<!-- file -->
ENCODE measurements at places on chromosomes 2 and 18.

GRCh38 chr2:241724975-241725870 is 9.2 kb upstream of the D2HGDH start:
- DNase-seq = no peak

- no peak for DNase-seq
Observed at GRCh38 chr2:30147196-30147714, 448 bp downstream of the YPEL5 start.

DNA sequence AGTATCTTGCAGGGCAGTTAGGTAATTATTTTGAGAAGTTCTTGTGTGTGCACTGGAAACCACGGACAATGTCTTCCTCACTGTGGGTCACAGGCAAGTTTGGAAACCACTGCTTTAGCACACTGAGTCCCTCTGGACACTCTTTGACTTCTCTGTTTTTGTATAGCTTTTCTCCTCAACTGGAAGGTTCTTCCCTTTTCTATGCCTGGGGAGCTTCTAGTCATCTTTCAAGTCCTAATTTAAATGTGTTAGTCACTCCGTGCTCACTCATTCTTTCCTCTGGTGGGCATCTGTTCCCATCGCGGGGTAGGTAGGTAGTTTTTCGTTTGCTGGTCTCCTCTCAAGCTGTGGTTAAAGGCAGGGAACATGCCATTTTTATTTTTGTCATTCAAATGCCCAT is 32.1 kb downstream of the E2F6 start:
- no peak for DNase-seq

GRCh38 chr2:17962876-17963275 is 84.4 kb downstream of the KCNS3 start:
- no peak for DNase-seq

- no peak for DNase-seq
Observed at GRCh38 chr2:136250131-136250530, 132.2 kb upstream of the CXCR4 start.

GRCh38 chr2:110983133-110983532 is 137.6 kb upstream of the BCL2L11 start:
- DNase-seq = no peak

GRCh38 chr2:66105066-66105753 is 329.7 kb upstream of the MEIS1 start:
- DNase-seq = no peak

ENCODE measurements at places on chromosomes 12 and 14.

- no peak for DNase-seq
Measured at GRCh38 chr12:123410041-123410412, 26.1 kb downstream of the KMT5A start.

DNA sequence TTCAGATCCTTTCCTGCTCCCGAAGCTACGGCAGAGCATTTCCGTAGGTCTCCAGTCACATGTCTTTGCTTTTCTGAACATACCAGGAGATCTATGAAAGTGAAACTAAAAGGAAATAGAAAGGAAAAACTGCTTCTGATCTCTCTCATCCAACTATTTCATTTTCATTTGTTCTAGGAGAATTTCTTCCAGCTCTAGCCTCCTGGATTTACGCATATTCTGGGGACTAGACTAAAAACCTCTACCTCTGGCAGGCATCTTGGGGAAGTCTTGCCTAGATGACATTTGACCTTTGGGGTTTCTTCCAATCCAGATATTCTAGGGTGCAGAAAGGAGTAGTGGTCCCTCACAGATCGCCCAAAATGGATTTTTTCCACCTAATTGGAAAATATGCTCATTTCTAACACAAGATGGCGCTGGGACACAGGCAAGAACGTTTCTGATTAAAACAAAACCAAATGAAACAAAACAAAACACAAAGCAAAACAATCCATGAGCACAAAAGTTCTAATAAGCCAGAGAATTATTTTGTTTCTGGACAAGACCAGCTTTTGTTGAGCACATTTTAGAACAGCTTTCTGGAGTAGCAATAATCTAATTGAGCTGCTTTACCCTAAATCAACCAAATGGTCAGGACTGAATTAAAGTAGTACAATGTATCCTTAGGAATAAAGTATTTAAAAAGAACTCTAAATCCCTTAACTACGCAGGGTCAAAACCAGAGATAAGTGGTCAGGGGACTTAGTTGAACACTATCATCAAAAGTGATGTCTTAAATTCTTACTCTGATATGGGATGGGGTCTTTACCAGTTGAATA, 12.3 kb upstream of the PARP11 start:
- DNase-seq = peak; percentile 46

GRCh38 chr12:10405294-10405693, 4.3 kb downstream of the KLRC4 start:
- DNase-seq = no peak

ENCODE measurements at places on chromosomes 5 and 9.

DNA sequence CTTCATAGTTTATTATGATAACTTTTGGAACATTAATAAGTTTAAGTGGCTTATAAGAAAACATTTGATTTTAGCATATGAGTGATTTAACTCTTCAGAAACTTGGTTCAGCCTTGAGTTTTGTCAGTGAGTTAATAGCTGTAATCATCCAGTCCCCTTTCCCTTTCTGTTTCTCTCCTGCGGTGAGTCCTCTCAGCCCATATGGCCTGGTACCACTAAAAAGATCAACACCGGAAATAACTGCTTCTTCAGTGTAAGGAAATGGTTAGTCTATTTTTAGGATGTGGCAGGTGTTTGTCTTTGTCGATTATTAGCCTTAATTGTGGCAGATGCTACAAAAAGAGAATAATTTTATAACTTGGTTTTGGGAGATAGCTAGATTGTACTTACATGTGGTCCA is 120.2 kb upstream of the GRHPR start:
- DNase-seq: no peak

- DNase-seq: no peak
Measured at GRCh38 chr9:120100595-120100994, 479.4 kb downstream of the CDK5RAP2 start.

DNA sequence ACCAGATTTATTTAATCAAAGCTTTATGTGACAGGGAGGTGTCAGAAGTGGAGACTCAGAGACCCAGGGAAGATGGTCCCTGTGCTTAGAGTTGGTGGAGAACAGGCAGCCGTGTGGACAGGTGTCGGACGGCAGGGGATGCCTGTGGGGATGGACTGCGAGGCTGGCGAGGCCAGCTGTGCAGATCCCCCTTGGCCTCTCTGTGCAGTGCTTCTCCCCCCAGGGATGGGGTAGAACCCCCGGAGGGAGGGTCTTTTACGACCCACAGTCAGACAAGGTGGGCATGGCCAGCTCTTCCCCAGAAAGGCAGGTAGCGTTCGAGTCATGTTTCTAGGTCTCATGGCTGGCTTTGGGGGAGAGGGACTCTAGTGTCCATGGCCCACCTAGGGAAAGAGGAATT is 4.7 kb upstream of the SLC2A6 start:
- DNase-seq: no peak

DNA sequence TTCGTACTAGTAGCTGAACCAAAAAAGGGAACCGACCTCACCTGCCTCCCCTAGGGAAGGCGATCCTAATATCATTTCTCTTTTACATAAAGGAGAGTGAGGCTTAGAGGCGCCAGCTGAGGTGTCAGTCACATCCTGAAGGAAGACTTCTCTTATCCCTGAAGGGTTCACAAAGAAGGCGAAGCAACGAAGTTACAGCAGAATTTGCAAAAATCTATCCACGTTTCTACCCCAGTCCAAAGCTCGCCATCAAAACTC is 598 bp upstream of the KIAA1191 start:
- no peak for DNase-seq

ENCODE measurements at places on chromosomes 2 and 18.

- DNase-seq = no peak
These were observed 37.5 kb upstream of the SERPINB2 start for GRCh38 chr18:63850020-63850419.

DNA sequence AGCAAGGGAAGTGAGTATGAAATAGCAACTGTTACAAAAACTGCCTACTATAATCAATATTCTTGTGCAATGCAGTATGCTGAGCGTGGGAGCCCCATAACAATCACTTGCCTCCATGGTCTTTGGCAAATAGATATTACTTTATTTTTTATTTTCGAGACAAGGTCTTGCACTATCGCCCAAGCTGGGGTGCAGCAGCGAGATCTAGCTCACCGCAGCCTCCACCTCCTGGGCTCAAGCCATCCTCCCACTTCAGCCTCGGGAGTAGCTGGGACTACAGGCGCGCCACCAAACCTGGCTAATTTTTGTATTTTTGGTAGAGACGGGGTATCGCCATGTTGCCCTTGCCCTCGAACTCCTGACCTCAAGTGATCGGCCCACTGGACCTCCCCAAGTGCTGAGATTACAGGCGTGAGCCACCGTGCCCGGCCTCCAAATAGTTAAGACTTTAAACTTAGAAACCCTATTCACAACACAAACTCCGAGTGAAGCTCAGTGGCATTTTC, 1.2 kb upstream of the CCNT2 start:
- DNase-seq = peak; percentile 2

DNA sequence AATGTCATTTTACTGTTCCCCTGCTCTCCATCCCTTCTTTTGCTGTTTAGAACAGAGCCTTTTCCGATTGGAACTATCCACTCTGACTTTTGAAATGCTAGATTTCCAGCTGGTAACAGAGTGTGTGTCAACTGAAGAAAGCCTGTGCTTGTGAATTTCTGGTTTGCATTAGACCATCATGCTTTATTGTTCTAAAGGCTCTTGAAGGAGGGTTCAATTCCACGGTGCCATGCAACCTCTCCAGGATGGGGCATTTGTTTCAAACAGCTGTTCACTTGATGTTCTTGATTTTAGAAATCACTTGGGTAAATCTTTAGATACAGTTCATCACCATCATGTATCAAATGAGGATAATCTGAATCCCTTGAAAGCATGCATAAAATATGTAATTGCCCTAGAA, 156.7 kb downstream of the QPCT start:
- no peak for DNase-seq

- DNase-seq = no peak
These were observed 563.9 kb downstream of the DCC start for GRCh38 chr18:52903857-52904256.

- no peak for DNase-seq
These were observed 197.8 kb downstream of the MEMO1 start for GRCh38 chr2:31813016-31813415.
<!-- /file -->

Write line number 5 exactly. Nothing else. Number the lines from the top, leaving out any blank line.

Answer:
Observed at GRCh38 chr2:30147196-30147714, 448 bp downstream of the YPEL5 start.